There have been many conversations recently about the city’s financial difficulties, particularly around raising taxes to fund the police department. That conversation has turned to the Treasurer’s Office and using Parking Division reserve funds to help the city.
As of the 2016 Audited Financials, the Parking Division had approximately $20 million in unrestricted reserves. Like most companies, the Treasurer’s Office uses this reserve fund to insure its outstanding debt. The Parking Division’s reserve fund insures approximately $67 million of outstanding debt that was accrued for building parking garages and upgrading the parking meter system. Having a healthy reserve fund allows the Treasurer’s Office to borrow money at a lower rate and saves the city money.
Other city departments keep reserve funds on hand as well, including the Water Division with $34 million in reserves and the airport with $150 million in reserves. The city itself also has approximately $7 million in reserves.
During Treasurer Jones’ first term, her decision to increase the Parking Division reserves resulted in the Treasurer’s Office receiving a credit rating upgrade. The Treasurer’s Office also consistently gives more money to the city’s general fund than is projected in our budget. We also submit balanced budgets every fiscal year, as required by state law.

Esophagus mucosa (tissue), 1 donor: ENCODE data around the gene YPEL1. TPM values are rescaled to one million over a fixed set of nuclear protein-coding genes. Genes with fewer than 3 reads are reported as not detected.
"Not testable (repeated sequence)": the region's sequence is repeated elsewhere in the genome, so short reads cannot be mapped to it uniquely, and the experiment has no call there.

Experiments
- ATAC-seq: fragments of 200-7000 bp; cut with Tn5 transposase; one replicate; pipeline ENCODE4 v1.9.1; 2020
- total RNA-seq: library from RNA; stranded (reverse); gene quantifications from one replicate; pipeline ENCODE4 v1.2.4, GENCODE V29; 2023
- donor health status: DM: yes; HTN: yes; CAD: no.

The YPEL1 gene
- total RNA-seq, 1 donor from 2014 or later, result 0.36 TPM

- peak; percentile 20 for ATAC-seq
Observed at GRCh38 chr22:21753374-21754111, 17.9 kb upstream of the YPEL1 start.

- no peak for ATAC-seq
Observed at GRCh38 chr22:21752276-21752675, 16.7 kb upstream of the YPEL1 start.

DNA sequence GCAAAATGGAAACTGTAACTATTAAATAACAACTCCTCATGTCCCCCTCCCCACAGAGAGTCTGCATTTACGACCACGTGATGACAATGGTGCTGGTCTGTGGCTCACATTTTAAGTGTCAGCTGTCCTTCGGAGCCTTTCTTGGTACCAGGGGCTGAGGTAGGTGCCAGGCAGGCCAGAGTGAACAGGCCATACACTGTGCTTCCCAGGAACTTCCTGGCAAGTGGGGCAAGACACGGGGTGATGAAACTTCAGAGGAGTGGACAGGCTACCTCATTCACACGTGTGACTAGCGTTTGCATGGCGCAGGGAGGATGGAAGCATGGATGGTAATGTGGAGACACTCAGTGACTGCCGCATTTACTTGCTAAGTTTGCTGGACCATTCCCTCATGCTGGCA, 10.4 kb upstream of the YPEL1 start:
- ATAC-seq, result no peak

While using reserve funds sounds like a good idea on the surface, the reality is it won’t work. It would be like a doctor using band aids when a patient needs surgery. It’s a short-term solution for a long-term problem.
What we should be doing is looking at the city’s entire financial picture and asking some tough questions. Are we operating efficiently and using the appropriate software to automate certain processes? Are we upgrading technology so our citizens can access basic city services online? Do we use typewriters and triplicate forms instead of moving toward a paperless office? Do we have the right staffing mix given recent technological advances? Are tax subsidies being used to responsibly encourage development, or are they hurting the city’s finances?
The city needs to be looking at long-term, sustainable and realistic solutions for public safety and the city’s financial difficulties, instead of looking for a quick fix.